What Do Victor And Walton Have In Common In Frankenstein?

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In the novel Frankenstein by Mary W. Shelly, Victor Frankenstein creates a monster. The creature and Victor Frankenstein have difficulties with one another, which is why Robert Walton is required to assist the reader to connect with Frankenstein by sharing many of his qualities.

Dr. Victor Frankenstein and his assistant Dr. Walton are both inspired by Mary Shelley’s novel, although in different ways. The two men share several characteristics, including assisting the reader to connect with Dr. Frankenstein better. Even though Dr. Frankenstein is considered a monster and Dr. Walton is regarded as a regular individual, each man has a connection with his sister and a desire to explore new territory (Walton).

Victor and Walton are two men who have a lot in common. They’re both huge fans of science and obsessed with success. They share an enthusiasm for nature and the environment, although their passion is expressed in distinct ways.

Both of these gentlemen have a passion for science, which they express in various ways. Walton is enamored with geography and devoted his life to learning about it through exploring new places. He wants to use his knowledge for the benefit of humanity by making an important geographical discovery.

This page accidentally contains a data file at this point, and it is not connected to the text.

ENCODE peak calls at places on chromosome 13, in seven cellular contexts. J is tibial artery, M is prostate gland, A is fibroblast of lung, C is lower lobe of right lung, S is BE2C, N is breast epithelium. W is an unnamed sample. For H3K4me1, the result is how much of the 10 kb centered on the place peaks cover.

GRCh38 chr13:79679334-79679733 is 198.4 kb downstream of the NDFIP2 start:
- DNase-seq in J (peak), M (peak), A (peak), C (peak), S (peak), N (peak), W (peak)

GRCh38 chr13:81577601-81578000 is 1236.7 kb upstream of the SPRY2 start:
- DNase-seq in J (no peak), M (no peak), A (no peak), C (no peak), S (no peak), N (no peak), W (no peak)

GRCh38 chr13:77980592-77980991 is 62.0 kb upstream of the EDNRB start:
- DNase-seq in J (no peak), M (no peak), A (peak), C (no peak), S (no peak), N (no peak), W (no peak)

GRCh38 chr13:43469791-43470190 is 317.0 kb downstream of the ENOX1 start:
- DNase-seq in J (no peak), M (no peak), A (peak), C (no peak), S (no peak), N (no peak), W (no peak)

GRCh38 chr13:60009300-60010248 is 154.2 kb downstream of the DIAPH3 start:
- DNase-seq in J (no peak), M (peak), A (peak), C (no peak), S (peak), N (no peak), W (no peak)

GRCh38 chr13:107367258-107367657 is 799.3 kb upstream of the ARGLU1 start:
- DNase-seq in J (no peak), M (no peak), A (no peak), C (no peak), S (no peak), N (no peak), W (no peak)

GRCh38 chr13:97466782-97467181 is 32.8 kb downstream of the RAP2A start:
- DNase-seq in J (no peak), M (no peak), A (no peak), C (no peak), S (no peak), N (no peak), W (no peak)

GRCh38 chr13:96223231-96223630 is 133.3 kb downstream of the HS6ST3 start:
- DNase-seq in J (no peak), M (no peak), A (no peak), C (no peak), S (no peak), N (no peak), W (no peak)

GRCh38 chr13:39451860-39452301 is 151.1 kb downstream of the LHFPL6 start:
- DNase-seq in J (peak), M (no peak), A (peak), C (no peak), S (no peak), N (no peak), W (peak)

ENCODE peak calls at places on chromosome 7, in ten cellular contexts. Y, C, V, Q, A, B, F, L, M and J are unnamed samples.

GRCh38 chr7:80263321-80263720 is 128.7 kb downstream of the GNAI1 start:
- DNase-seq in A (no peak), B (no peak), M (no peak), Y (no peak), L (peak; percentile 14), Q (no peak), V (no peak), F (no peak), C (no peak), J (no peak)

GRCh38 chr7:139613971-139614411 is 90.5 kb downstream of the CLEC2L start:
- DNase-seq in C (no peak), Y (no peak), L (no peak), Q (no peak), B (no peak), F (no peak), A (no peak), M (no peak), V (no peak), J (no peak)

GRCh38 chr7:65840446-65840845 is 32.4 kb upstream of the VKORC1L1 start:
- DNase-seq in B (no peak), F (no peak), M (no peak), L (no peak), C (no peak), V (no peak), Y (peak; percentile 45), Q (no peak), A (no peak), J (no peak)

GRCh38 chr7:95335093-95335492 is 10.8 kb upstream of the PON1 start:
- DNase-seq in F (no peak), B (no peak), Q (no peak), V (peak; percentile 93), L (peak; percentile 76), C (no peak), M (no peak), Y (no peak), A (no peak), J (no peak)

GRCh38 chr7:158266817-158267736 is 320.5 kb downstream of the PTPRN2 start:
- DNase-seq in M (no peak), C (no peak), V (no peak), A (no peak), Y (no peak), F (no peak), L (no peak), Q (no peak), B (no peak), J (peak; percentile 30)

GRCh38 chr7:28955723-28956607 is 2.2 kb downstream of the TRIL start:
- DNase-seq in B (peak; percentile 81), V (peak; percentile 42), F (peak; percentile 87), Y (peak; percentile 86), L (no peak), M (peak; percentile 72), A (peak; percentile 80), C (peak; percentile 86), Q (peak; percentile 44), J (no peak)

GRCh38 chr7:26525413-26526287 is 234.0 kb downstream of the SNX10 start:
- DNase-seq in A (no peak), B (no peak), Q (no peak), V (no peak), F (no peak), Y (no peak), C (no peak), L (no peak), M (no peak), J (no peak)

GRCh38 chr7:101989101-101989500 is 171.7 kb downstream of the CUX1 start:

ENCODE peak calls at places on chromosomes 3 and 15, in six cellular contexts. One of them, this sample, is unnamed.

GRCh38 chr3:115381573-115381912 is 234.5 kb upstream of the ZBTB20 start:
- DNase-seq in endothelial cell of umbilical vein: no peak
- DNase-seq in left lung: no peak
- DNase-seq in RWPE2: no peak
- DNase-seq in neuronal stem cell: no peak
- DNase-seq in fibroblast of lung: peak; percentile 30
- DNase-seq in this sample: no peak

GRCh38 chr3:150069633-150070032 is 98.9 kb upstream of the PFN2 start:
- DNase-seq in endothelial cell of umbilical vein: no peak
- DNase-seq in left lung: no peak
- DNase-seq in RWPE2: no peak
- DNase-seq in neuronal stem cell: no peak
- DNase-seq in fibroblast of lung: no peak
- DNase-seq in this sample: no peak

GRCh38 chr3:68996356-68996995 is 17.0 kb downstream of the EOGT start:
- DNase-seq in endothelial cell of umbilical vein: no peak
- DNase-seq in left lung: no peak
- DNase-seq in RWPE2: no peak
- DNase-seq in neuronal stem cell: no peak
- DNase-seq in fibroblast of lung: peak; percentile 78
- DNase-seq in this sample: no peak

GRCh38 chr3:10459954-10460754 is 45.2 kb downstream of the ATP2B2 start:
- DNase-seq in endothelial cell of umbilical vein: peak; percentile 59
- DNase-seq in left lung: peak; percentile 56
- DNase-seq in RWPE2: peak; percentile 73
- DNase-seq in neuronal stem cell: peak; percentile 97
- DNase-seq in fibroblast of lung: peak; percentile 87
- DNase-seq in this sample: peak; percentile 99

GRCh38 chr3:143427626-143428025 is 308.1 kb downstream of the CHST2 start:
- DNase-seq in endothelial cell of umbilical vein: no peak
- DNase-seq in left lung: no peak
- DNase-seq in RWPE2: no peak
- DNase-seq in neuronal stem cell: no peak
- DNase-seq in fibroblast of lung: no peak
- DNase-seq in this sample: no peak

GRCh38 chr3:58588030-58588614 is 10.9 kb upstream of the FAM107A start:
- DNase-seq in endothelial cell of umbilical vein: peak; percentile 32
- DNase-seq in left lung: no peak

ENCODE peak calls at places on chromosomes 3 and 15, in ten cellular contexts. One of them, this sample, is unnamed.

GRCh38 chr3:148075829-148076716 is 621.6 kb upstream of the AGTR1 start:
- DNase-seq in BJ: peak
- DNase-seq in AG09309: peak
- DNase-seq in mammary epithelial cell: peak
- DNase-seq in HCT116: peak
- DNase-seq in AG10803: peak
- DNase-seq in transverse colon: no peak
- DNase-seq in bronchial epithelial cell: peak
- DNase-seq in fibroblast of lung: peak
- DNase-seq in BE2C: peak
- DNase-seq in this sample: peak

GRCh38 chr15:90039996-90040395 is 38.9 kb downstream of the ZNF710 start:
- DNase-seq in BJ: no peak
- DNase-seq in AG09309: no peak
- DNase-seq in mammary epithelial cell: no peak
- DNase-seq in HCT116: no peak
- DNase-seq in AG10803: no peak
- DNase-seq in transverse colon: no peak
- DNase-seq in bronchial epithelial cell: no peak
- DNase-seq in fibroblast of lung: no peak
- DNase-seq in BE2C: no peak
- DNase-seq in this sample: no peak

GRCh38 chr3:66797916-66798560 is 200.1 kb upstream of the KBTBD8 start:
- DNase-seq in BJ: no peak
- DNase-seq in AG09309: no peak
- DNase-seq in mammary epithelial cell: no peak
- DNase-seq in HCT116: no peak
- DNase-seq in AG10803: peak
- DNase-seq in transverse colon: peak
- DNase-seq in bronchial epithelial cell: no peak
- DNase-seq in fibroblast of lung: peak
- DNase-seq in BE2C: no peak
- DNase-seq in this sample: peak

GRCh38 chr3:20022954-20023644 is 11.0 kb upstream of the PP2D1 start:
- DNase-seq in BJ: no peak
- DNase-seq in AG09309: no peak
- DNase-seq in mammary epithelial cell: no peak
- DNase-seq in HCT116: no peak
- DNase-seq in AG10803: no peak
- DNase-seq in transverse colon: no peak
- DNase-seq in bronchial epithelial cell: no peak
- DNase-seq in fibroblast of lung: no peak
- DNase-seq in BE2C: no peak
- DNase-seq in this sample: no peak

Victor, on the other hand, is infatuated with biology and anatomy. Later, it becomes clear that it isn’t beneficial to him. In contrast to Walton, who is conceited because he believes himself to be a god and the only individual capable of improving the world, Victor is pompous due to his belief that he alone can improve the world.

They are ambitious because they are striving to advance their fields of study. They achieve the difficult goals they set for themselves. To become famous, Walton travels all the way to the end of the world, and Victor goes there to get his revenge. They’re willing to put their careers before their health and happiness, as well as their families.

Both of them are terrified of the consequences of their actions, unwilling to ascribe blame to others, and seek approval through friendship. Walton is lonely, and he refers to Victor as a “brother” in an attempt to make friends with someone who shares his interests. Walton, on the other hand, is hesitant to express himself. Victor acts similarly. To try to assuage his profound sense of guilt, he shuts off his emotions by murdering the Monster that he created.